Photo: Trelowarren Street, Camborne
There have been incidents of anti-social behaviour in Camborne town centre. Local agencies are working together to tackle the issue but it is essential problems are reported through the proper channels if they are to be dealt with.
If urgent help is needed the advice is to call 999 immediately. If the problem is less urgent the appropriate telephone number is 101. Details can also be left via an email address firstname.lastname@example.org. This email address is not monitored constantly but is checked regularly.
The legal definition of anti-social behaviour is: acting in a way that causes or is likely to cause harassment, alarm or distress to one or more persons not of the same household. Examples include verbal abuse, vandalism, joyriding, noise nuisance, criminal damage, assault, throwing missiles, anti-social drinking, engaging in threatening behaviour in groups, or harassment of residents or passers-by.
BID Camborne is an active member of Safer Cornwall, a group comprising representatives from several agencies including Devon and Cornwall Police, Cornwall Council, Coastline Homelessness Service and Camborne Town Council. Last week the group met solely to discuss how best to tackle these issues and coordinate a united approach.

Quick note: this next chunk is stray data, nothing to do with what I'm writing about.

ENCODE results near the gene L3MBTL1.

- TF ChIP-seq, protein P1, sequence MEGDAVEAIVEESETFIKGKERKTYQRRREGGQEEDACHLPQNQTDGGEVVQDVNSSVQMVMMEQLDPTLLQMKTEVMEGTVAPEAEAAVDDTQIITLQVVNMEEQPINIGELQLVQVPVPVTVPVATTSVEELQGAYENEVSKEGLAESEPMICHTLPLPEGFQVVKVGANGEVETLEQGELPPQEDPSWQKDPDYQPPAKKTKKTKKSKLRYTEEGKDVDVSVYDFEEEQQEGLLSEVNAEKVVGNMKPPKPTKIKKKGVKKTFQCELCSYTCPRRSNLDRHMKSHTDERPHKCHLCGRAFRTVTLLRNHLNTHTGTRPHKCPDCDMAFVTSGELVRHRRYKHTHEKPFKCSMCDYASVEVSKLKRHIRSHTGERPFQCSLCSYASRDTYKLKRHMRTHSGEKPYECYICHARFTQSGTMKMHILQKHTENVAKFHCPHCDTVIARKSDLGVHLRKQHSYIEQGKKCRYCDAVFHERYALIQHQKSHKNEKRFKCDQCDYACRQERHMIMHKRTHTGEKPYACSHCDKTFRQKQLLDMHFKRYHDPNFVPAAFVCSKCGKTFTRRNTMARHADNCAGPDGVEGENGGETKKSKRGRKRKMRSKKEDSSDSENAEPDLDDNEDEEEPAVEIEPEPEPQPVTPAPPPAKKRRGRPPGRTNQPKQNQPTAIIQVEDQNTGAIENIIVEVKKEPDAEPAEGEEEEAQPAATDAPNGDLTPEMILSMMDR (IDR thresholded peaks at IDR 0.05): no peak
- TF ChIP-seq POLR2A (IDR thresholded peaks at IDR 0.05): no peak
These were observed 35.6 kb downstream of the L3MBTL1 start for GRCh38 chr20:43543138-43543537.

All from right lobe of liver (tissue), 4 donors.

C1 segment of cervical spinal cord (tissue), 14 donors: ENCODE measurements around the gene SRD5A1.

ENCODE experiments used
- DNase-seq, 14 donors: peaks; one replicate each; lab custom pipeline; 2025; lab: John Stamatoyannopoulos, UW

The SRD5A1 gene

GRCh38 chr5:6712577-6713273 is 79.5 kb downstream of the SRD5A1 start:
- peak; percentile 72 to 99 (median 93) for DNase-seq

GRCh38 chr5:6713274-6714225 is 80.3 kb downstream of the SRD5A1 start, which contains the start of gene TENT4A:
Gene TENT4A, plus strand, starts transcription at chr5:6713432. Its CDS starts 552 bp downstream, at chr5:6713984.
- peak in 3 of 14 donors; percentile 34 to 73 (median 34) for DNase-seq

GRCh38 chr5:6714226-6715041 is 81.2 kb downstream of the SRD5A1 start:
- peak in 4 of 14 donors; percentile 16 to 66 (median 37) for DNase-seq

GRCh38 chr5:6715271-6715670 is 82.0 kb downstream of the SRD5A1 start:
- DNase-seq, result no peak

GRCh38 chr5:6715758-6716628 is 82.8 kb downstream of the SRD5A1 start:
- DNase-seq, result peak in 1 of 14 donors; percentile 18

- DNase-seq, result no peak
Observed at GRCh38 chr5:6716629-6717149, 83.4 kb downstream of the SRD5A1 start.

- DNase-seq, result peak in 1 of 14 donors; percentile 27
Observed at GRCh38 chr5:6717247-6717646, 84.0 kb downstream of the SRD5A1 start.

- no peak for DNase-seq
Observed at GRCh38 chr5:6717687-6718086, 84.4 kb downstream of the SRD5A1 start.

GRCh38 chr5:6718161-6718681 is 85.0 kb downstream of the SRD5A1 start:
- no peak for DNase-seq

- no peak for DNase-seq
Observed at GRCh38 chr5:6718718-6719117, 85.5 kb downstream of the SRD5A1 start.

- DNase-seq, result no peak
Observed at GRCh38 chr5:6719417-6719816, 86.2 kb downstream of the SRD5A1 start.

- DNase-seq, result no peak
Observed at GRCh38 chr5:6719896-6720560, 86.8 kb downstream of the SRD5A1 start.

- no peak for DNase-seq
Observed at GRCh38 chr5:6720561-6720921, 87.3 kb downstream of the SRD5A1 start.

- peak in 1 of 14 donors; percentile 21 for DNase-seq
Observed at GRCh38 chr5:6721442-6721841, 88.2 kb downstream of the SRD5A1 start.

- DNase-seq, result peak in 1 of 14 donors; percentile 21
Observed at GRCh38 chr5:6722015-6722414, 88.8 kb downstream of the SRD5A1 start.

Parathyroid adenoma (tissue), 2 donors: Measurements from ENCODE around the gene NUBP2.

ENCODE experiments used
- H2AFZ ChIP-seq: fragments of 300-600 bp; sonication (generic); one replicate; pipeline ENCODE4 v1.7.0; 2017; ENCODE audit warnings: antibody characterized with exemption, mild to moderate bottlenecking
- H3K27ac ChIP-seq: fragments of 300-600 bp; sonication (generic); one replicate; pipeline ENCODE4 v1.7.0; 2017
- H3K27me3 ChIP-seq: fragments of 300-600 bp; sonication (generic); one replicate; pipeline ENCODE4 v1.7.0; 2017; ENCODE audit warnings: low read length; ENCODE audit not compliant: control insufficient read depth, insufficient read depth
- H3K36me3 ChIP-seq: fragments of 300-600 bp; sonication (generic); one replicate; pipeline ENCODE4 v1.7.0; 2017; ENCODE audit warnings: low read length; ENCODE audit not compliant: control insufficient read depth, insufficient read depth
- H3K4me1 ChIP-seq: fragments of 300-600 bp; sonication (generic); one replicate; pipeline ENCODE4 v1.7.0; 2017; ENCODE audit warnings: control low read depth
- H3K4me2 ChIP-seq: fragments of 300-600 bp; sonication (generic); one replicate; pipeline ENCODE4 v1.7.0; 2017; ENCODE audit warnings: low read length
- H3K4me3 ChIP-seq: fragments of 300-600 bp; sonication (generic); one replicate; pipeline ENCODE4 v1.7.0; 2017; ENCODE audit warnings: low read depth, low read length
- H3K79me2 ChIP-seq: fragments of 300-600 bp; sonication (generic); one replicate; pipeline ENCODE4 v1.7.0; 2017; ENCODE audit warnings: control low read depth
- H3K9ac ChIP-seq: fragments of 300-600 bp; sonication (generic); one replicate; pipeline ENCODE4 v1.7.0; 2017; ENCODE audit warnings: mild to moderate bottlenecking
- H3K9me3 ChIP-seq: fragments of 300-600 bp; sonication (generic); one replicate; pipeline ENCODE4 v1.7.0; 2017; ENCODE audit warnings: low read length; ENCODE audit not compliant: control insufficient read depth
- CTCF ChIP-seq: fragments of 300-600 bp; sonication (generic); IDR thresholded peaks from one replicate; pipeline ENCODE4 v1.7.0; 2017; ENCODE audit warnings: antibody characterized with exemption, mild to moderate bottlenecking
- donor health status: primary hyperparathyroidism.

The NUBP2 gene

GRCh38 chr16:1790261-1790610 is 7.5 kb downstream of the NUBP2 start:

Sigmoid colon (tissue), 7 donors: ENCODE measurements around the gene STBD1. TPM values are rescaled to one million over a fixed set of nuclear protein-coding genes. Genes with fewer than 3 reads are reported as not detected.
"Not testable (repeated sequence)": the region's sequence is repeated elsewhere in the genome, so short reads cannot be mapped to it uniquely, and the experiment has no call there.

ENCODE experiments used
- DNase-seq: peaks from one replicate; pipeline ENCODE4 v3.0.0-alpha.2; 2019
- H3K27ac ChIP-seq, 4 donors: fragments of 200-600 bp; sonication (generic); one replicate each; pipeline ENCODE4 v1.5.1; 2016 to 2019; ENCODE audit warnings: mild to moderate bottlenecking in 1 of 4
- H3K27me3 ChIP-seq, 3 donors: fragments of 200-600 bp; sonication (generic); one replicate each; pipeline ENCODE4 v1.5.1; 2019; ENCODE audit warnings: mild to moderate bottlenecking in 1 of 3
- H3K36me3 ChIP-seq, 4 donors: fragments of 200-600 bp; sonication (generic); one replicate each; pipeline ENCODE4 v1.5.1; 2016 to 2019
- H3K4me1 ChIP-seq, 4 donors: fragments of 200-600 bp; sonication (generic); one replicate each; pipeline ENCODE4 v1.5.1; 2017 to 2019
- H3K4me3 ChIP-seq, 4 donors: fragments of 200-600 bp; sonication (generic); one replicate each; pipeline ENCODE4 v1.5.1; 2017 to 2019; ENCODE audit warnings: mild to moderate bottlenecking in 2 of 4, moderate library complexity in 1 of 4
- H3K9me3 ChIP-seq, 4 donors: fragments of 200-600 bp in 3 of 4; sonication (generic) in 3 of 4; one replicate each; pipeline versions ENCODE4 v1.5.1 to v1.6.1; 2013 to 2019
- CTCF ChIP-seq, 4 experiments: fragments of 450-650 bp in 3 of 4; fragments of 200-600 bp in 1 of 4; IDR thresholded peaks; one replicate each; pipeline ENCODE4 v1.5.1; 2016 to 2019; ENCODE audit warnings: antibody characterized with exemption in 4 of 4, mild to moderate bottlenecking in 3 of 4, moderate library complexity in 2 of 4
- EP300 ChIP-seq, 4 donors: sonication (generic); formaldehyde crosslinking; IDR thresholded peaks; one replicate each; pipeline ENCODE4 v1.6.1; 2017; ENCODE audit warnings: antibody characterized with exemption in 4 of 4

BID Manager, Mel Martin, said: “Anti-social behaviour affects the whole community and everyone should work together to address it. The meeting of multiple agencies was extremely positive. One key point raised was that everyone must report problems officially so the police are aware they have taken place because it is only then that they can act. The police cannot act on rumour or comments about anti-social behaviour posted on social media.”
Community Safety Officer, Sarah Necke, said: “All calls to the police are logged and these logs can be used as evidence if any court action is taken. Just the act of reporting incidents is valuable information even if the police do not attend. We will take what you say seriously and will treat you with respect. We also understand that it might be difficult or frustrating for you to talk about what is happening.”